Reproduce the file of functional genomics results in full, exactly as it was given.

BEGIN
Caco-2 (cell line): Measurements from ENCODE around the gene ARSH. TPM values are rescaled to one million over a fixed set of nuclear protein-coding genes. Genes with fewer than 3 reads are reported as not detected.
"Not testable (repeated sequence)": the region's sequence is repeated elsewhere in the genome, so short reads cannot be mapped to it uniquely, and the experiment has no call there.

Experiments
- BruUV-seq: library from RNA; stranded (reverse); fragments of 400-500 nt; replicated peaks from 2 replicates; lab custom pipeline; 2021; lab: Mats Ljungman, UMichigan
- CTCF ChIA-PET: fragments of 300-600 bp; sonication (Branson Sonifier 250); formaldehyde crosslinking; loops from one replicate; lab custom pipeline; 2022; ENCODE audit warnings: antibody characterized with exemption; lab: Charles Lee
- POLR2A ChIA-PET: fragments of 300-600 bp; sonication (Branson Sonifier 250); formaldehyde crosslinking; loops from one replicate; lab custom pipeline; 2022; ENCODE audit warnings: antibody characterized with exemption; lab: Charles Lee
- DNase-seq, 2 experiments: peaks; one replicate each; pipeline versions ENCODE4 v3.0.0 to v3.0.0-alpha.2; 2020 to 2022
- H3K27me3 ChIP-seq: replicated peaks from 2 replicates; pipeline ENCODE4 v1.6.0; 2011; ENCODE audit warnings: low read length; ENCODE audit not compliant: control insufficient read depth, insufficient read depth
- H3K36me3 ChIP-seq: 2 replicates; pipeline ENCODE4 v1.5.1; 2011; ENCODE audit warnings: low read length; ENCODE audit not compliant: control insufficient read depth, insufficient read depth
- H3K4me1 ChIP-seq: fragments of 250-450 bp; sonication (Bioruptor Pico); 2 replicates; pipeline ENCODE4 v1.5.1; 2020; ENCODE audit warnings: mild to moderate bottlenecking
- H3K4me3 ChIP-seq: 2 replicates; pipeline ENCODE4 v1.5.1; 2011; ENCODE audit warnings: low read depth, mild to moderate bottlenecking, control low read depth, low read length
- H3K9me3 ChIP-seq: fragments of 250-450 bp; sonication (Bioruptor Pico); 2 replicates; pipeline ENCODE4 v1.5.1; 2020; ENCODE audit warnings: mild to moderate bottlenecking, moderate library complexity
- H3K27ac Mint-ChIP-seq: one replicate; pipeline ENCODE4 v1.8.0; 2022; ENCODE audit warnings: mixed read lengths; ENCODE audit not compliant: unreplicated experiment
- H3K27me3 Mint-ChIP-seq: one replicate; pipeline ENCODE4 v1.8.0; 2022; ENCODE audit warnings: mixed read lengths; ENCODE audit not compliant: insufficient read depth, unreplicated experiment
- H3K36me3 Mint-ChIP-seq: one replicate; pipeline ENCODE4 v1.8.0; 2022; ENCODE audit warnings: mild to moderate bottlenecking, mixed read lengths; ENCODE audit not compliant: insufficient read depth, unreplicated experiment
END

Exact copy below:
Caco-2 (cell line): Measurements from ENCODE around the gene ARSH. TPM values are rescaled to one million over a fixed set of nuclear protein-coding genes. Genes with fewer than 3 reads are reported as not detected.
"Not testable (repeated sequence)": the region's sequence is repeated elsewhere in the genome, so short reads cannot be mapped to it uniquely, and the experiment has no call there.

Experiments
- BruUV-seq: library from RNA; stranded (reverse); fragments of 400-500 nt; replicated peaks from 2 replicates; lab custom pipeline; 2021; lab: Mats Ljungman, UMichigan
- CTCF ChIA-PET: fragments of 300-600 bp; sonication (Branson Sonifier 250); formaldehyde crosslinking; loops from one replicate; lab custom pipeline; 2022; ENCODE audit warnings: antibody characterized with exemption; lab: Charles Lee
- POLR2A ChIA-PET: fragments of 300-600 bp; sonication (Branson Sonifier 250); formaldehyde crosslinking; loops from one replicate; lab custom pipeline; 2022; ENCODE audit warnings: antibody characterized with exemption; lab: Charles Lee
- DNase-seq, 2 experiments: peaks; one replicate each; pipeline versions ENCODE4 v3.0.0 to v3.0.0-alpha.2; 2020 to 2022
- H3K27me3 ChIP-seq: replicated peaks from 2 replicates; pipeline ENCODE4 v1.6.0; 2011; ENCODE audit warnings: low read length; ENCODE audit not compliant: control insufficient read depth, insufficient read depth
- H3K36me3 ChIP-seq: 2 replicates; pipeline ENCODE4 v1.5.1; 2011; ENCODE audit warnings: low read length; ENCODE audit not compliant: control insufficient read depth, insufficient read depth
- H3K4me1 ChIP-seq: fragments of 250-450 bp; sonication (Bioruptor Pico); 2 replicates; pipeline ENCODE4 v1.5.1; 2020; ENCODE audit warnings: mild to moderate bottlenecking
- H3K4me3 ChIP-seq: 2 replicates; pipeline ENCODE4 v1.5.1; 2011; ENCODE audit warnings: low read depth, mild to moderate bottlenecking, control low read depth, low read length
- H3K9me3 ChIP-seq: fragments of 250-450 bp; sonication (Bioruptor Pico); 2 replicates; pipeline ENCODE4 v1.5.1; 2020; ENCODE audit warnings: mild to moderate bottlenecking, moderate library complexity
- H3K27ac Mint-ChIP-seq: one replicate; pipeline ENCODE4 v1.8.0; 2022; ENCODE audit warnings: mixed read lengths; ENCODE audit not compliant: unreplicated experiment
- H3K27me3 Mint-ChIP-seq: one replicate; pipeline ENCODE4 v1.8.0; 2022; ENCODE audit warnings: mixed read lengths; ENCODE audit not compliant: insufficient read depth, unreplicated experiment
- H3K36me3 Mint-ChIP-seq: one replicate; pipeline ENCODE4 v1.8.0; 2022; ENCODE audit warnings: mild to moderate bottlenecking, mixed read lengths; ENCODE audit not compliant: insufficient read depth, unreplicated experiment